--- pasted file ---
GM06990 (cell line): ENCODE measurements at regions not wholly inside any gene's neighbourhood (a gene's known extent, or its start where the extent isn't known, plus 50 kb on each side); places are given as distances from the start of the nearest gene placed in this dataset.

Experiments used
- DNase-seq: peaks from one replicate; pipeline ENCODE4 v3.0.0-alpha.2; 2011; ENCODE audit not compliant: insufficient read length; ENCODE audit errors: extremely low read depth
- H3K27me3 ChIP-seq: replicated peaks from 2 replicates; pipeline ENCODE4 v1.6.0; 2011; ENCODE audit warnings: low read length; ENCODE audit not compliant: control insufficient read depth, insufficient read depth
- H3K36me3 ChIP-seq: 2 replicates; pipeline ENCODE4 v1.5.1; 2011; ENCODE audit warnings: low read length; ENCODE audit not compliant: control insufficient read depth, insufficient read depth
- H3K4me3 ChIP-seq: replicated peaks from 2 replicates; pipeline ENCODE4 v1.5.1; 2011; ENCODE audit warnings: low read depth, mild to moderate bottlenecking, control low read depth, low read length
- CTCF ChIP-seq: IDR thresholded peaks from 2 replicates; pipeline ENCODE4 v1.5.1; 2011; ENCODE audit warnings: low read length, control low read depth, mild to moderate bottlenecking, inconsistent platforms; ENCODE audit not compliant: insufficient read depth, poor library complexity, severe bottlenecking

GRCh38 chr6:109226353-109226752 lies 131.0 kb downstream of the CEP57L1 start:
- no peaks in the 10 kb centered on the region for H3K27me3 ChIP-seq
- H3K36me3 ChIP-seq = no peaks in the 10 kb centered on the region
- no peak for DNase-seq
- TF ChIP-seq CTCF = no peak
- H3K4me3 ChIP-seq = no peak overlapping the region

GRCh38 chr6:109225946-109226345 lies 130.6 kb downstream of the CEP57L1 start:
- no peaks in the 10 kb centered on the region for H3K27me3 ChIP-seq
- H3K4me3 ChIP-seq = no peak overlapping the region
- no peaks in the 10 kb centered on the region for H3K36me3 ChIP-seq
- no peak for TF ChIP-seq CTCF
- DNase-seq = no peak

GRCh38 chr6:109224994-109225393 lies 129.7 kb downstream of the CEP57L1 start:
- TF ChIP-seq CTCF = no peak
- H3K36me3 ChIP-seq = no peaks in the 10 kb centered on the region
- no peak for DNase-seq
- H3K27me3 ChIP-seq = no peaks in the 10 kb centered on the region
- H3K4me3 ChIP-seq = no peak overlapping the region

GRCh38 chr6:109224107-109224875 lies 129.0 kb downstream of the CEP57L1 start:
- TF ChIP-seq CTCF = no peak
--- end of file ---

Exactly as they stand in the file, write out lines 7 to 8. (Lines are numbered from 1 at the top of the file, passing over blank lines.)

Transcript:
- CTCF ChIP-seq: IDR thresholded peaks from 2 replicates; pipeline ENCODE4 v1.5.1; 2011; ENCODE audit warnings: low read length, control low read depth, mild to moderate bottlenecking, inconsistent platforms; ENCODE audit not compliant: insufficient read depth, poor library complexity, severe bottlenecking

GRCh38 chr6:109226353-109226752 lies 131.0 kb downstream of the CEP57L1 start: